I had planned on using some exerpts from Noonan's article, but will be fleshing out some 'swerve' questions gleaned from this post... with full credit given of course.

Thanks again!

PBI said...

Great minds etc., etc.:

A Simple and Straightforward CaseRonald Reagan: vengeful, score-settling, Hard Left ideologueCheers,
Sensen No Sen

Anonymous said...

So, what are we to make of this?,0,7173449.story

The fellow was (supposedly) jailed for 5 years before finding out why.

He gets a lot of anti-government and especially anti-Bush administration press, especially around the end of the presidential election debates.

Now details of his deeds are publicized for the sake of a 'plea agreement' and he wants to serve his sentence in Qatar.

So... who are we trading for him?

James Goetz said...
This comment has been removed by the author.
Jim White said...

Hi Barry,

Fault Line was great; I look forward to the next adventures of these characters.

An interesting twist on the mainstream torture apologists is the observation by Pew polling that shows the more a person goes to church, the more they favor torture. Further, evangelicals favor torture more than mainline protestants or Catholics.

An Oxdown Diary discussing those results is linked at my name; it has generated a very lively discussion.

Anonymous said...

Here, this'll make you puke:

Novelty said...

The fact of the matter is that this stuff has been going on since Lincoln. They didn't prosecute Lincoln for ordering his Generals to kill woman and children during the Civil War, pillaging and destroying entire cities, suspending habeas corpus, arresting anyone and everyone that opposed his policies or shutting down newspapers that criticized the war. This is nothing new. The Founding Fathers would be ashamed of us. I totally agree that if you break the law you should answer for it no matter who you are and wish they would prosecute Bush and his cronies.

On a lighter note, I finished reading "Rain Fall" and really enjoyed it. I recently picked up "Hard Rain" and will be reading it soon. I'm glad you post on Chud too, or I would probably never would have come across your books. Keep up the great work.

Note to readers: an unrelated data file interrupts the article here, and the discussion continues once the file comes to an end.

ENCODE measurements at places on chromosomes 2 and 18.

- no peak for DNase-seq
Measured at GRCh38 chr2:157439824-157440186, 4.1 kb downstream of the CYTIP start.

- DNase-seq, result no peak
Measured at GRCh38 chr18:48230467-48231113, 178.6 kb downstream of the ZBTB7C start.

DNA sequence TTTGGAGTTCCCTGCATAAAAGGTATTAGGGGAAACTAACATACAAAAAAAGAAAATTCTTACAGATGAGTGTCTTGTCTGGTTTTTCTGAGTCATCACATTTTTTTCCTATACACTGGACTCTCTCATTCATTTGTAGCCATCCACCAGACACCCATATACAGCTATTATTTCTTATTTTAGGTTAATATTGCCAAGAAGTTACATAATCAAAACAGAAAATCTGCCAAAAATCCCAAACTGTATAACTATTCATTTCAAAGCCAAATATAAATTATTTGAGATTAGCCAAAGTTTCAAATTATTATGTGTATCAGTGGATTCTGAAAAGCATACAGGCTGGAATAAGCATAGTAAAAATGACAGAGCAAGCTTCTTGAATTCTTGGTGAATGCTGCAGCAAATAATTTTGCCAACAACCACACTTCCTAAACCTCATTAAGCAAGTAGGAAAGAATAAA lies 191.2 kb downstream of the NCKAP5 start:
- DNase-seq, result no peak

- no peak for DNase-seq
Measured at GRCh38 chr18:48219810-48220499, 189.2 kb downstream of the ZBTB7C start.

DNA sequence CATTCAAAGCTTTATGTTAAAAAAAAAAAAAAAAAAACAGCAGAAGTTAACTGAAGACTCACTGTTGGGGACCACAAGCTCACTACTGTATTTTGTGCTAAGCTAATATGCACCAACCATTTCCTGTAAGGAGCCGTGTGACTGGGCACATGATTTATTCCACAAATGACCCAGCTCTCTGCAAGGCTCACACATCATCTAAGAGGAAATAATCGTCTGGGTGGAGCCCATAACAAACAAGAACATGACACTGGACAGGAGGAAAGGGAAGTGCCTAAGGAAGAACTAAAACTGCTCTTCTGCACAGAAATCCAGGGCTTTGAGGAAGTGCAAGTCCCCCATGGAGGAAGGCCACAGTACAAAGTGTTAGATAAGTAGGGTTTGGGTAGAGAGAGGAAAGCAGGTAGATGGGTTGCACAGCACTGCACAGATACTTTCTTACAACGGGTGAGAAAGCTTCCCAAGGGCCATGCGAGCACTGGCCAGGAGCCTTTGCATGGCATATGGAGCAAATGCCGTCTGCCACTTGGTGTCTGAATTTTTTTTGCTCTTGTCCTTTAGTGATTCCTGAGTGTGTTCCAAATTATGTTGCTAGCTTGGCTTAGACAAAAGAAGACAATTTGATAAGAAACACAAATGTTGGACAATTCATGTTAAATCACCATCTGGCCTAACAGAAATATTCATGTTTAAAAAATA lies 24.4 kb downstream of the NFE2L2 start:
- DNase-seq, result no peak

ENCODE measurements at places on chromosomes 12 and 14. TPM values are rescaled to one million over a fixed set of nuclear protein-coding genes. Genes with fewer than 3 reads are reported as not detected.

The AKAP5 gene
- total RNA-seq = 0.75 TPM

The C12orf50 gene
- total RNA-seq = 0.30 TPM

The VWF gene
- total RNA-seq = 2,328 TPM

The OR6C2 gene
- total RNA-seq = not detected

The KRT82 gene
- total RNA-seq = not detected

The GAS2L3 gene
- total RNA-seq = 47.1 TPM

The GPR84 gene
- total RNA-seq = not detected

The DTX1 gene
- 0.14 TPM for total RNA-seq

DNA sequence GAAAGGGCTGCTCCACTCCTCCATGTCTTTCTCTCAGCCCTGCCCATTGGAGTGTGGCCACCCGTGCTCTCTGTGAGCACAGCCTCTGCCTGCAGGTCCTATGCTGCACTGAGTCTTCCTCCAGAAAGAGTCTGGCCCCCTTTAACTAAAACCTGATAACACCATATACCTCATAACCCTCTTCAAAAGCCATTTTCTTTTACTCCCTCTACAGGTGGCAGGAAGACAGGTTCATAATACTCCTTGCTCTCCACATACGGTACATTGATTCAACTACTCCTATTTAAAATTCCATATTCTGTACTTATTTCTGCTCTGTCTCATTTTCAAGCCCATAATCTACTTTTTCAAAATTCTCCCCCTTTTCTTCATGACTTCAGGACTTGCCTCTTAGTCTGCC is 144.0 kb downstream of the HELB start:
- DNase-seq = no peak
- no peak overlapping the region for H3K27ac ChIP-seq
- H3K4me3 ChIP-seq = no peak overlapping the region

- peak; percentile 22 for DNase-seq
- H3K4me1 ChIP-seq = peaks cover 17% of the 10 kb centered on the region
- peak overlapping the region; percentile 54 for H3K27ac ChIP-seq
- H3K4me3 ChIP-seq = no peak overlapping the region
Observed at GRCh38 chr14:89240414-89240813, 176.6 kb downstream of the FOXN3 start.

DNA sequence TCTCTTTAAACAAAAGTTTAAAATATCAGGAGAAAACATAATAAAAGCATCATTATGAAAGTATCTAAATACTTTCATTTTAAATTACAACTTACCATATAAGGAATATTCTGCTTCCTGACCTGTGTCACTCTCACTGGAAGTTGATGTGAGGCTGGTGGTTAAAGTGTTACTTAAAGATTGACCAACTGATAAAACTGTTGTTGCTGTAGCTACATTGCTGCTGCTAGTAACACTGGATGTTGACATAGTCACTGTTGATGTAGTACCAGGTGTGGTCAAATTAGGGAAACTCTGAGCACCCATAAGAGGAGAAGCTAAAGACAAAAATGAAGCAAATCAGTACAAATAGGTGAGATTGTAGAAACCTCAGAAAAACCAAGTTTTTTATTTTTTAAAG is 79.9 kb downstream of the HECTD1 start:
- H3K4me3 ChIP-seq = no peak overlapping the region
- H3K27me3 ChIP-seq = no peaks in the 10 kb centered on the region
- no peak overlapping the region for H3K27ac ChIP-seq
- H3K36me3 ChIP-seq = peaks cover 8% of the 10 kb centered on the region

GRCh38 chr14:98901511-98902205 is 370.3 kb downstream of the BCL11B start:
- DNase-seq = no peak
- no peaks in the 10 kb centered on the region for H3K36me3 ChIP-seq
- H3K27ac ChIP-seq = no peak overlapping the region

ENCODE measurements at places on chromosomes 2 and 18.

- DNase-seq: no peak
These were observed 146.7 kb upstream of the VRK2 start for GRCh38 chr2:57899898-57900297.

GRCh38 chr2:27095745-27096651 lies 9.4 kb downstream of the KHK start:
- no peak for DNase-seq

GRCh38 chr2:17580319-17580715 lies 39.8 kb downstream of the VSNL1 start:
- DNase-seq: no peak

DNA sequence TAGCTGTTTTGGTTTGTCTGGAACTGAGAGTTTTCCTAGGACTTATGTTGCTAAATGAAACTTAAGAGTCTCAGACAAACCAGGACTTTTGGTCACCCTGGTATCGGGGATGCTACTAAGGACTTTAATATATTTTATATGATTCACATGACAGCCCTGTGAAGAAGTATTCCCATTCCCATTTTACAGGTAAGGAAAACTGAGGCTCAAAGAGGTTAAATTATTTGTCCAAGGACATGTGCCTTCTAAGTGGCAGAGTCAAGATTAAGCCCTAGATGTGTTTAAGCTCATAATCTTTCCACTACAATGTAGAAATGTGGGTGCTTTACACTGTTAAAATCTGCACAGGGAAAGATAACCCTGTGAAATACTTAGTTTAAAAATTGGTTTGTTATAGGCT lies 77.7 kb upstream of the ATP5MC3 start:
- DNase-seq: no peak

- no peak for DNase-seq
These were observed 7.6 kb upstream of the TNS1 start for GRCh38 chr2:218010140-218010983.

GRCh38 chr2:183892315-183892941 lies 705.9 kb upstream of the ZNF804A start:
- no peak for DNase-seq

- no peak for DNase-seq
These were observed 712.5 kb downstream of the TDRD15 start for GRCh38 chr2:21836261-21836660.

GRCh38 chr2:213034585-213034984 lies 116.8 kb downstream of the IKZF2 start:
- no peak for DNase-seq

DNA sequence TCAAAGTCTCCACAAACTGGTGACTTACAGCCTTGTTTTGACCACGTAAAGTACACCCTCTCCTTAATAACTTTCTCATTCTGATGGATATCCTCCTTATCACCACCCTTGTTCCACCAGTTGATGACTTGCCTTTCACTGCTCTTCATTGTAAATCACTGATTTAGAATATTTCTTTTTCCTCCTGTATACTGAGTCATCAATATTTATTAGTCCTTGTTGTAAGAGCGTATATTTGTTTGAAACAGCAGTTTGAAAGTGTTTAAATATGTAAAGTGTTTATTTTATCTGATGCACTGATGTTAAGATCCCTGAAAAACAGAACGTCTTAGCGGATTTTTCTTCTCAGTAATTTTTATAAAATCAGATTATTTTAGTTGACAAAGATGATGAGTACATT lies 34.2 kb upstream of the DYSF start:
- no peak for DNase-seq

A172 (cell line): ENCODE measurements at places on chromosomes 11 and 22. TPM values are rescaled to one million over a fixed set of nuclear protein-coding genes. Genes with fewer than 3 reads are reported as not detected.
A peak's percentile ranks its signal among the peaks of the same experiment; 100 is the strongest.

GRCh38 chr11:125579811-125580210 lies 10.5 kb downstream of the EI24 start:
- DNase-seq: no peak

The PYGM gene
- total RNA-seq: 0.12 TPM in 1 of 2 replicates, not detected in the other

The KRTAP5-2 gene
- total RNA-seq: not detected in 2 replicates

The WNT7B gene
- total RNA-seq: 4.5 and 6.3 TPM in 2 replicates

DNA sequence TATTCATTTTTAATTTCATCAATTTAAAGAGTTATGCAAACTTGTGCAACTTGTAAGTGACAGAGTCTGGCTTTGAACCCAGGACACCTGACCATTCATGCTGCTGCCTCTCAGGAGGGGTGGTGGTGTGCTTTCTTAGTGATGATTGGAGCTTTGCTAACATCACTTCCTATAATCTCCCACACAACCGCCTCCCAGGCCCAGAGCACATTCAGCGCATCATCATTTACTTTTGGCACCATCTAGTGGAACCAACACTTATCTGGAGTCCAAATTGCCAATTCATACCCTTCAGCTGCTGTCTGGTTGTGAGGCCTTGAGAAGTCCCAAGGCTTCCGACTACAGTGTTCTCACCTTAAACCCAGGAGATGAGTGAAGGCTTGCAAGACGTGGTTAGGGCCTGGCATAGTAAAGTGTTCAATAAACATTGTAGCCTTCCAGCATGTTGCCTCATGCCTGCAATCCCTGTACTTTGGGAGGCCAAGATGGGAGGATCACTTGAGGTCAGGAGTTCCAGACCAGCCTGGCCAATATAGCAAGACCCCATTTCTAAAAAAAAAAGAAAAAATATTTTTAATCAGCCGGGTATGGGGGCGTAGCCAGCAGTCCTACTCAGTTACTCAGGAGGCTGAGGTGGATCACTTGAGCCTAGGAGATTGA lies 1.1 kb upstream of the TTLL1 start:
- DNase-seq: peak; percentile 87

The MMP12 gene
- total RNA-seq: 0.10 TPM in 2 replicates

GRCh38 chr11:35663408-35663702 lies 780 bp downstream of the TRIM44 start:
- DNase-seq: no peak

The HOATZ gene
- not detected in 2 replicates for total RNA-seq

James Goetz said...

[sorry, correcting the typo]

Hi Barry,

I've been disturbed about this since I heard Bush reject Powell's advice to stick with the Geneva Conventions, which I assume is why Powell didn't serve in Bush's second term. Anyway, I see a dilemma. I no little about law, but I tend to think that all three branches of government opened a loophole to torture terror suspects. Perhaps we need more investigation to see if it was approved by all three branches of government. But if that is the case, then US government can close the loophole for the future while I don't see how the US can prosecute people for following the so-called law. Perhaps the UN can prosecute for violations of Geneva Conventions, but I don't see how the US can. For example, the US eventually outlawed slavery while it never retroactively prosecuted for past slavery.

If all three branches of government opened the loophole, then all or none of three branches need to be prosecuted. Do you agree or disagree? And I would appreciate your view on this based on your background in law and the CIA.



RMD said...
This comment has been removed by the author.
Anne Rettenberg LCSW said...

Unfortunately the media pundits are part of the power structure and are mostly in bed with the politicians. I've been writing about this for awhile.

Margaret said...

One news source has consistently agreed with you, Barry, and is rightfully as wll as professionally outraged: Jonathan Turley, law professor at George Washington School of Law, in appearances on MSNBC's Countdown, Hardball, and The Rachel Maddow Show. (That's where I've seen him--he may have made other appearances.) Prof. Turley has been clear and unambiguous in declaring, over and over, that the LAW has been broken, referring us to the same souces you have quoted, and discussing the consequences. I can only hope someone is listening.

Barry Eisler said...

Thanks, JodokaJoe, and I hope the debate went well.

Paul, read the blog post -- terrific as usual.